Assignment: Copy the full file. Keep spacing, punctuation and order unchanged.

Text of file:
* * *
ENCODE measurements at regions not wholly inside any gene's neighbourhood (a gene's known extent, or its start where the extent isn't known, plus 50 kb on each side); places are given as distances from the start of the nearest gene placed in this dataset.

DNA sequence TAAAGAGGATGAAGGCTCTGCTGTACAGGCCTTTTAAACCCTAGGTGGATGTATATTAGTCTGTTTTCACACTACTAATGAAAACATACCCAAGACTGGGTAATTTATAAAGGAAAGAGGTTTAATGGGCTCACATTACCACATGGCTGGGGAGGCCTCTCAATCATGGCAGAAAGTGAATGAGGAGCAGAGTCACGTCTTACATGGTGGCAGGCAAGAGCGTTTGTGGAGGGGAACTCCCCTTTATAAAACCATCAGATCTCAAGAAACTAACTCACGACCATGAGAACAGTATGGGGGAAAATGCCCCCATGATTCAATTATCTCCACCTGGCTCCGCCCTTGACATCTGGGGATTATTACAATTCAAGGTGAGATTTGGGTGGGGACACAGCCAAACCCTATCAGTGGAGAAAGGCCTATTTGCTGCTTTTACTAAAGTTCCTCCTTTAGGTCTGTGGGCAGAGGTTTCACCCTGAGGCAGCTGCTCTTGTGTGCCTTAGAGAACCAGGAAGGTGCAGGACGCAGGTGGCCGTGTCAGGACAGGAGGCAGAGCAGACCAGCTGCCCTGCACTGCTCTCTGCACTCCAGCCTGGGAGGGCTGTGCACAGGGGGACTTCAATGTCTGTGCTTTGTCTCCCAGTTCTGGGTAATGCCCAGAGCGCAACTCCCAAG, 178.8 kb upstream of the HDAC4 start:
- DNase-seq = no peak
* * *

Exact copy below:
ENCODE measurements at regions not wholly inside any gene's neighbourhood (a gene's known extent, or its start where the extent isn't known, plus 50 kb on each side); places are given as distances from the start of the nearest gene placed in this dataset.

DNA sequence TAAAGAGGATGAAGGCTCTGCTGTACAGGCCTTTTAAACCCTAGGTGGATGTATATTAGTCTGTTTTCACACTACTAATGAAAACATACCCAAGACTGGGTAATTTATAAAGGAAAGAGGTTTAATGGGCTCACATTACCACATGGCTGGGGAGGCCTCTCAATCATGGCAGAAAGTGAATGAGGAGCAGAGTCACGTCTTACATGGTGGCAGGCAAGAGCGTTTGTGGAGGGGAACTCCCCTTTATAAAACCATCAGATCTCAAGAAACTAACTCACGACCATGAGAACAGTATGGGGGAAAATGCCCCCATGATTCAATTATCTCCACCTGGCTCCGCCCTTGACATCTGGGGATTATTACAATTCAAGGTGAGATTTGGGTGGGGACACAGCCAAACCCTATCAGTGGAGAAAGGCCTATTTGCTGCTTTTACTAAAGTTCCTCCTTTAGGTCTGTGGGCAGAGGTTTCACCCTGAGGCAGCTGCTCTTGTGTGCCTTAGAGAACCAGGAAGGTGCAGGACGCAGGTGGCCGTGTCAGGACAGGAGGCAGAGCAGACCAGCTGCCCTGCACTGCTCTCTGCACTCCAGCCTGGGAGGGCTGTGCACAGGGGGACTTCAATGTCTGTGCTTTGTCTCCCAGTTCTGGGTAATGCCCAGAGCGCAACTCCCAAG, 178.8 kb upstream of the HDAC4 start:
- DNase-seq = no peak